A truly wet night at the Oberkirch aire meant we struggled to sleep through the forecast heavy showers. However we dashed once again to the 9.44 train and collected coffee from the kiosk.
Staying on the train past Gengenbach (where we had visited the day before) we travelled deeper into the forest along the overcast and sodden Kinzig valley.
At Hausach, unexpectedly, the train terminated and we ran outside the station to squeeze onto a rail replacement bus. Unheard of in our previous rail journeys in Germany!
Standing up and swaying along on the packed bus it was difficult to see any views out of the foggy windows as the bus meandered along the swollen banks of the fast-flowing Kingzigtal.
Other passengers were murmuring about the height and speed of the water and the wild looking river was clearly a matter of comment.
Gladly we got off at Schiltach which is nestled at the foot of wooded hills.
It’s a pretty half-timbered village with a charming elevated square formed by its rathaus, an historic inn and large patrician houses. Our walking tour in the mizzly rain to the top of the Altstadt offered misty views of the valley as rain water gushed down the cobbled medieval street.
Braving another bus we travelled up into the hills around climbing hairpin bends to reach Alpirsbach, one of the most easterly villages in the forest.
It was clear why the trains were not running as gangs of workers toiled at replacing whole sections of track. Initially confused as to why this work would be done in the summer season we then stopped to consider the busier needs of the winter skiing season and the double-life led by these small forest communities.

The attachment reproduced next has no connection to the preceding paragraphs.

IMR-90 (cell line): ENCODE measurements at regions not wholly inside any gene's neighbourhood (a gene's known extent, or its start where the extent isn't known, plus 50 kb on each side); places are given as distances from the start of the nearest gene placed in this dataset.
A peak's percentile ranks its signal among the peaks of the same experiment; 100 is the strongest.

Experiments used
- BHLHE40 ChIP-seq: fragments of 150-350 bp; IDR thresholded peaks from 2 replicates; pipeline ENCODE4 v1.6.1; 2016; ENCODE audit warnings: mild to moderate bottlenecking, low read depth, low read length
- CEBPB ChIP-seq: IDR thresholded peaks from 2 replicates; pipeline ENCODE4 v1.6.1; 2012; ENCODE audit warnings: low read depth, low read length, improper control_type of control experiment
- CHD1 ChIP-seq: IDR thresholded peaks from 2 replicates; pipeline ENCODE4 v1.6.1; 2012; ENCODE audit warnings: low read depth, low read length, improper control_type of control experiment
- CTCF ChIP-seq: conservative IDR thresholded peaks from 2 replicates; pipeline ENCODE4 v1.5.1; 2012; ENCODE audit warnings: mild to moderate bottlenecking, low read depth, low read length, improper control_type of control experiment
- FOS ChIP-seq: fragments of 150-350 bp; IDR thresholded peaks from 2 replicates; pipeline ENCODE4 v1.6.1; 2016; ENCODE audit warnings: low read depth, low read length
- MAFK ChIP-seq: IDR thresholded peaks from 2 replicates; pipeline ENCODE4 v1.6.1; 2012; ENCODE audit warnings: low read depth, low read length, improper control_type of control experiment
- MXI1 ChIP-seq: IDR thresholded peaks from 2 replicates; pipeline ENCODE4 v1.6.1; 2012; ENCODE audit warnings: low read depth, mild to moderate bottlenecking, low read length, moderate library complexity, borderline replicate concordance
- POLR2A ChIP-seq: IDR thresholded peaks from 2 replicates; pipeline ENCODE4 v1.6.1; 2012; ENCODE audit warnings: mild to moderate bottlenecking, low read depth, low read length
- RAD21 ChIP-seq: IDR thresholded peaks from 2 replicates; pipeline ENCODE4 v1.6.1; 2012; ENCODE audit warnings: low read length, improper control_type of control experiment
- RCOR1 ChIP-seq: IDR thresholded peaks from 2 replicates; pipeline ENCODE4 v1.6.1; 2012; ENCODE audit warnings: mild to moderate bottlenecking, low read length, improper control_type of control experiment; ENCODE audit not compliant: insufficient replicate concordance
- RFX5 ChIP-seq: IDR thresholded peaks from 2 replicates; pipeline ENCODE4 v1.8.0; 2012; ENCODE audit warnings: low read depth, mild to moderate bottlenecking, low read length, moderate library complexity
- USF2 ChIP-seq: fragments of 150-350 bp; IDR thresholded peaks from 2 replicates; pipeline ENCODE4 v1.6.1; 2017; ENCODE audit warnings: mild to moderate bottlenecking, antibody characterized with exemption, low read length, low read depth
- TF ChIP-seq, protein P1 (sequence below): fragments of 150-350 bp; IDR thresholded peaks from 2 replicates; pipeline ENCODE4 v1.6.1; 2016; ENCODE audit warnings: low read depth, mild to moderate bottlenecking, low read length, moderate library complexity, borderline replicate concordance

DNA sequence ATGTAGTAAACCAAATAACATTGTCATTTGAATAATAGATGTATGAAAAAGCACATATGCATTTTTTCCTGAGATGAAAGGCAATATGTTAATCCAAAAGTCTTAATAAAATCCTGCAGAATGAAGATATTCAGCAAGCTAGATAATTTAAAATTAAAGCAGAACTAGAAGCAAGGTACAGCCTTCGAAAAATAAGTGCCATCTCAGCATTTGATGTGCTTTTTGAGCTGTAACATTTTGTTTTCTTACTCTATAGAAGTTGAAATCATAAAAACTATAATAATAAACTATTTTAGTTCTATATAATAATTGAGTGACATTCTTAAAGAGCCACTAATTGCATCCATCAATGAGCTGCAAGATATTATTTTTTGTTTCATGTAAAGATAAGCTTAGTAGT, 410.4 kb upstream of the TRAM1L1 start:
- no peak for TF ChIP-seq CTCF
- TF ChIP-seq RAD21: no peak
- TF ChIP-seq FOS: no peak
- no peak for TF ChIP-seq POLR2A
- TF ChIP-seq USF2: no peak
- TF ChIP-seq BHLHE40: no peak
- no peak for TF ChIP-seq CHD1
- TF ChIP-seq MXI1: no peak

Alpirsbach was founded around its Klosterbrau brewery, which is still the main business of the day. Bus times didn’t allow a tour of the impressive red sandstone abbey and its cellars but we enjoyed a glass over a simple lunch of local onion soup and wurst in gravy in a rather grand hunting lodge, once frequented by Kaiser Willhelm.
It was remodelled in the 1930s and still had authentic parquet flooring, wooden panelled walls and ceilings, a gigantic curving bar, fluted and mirrored columns and lots of stuffed heads of long-dead dusty animals.
The bus back down the hills was packed this time with students. As the skies had cleared we enjoyed dramatic views along the way commenting again on the size and modernity of the many isolated forest homes.
From Hausach our train slowly wound its way back down the forest and filled up again at the main terminus in Offenburg. Alighting with a host of commuters back at Oberkirch it was interesting to compare their journey with our own daily travel to work. It had been a full day in the forest.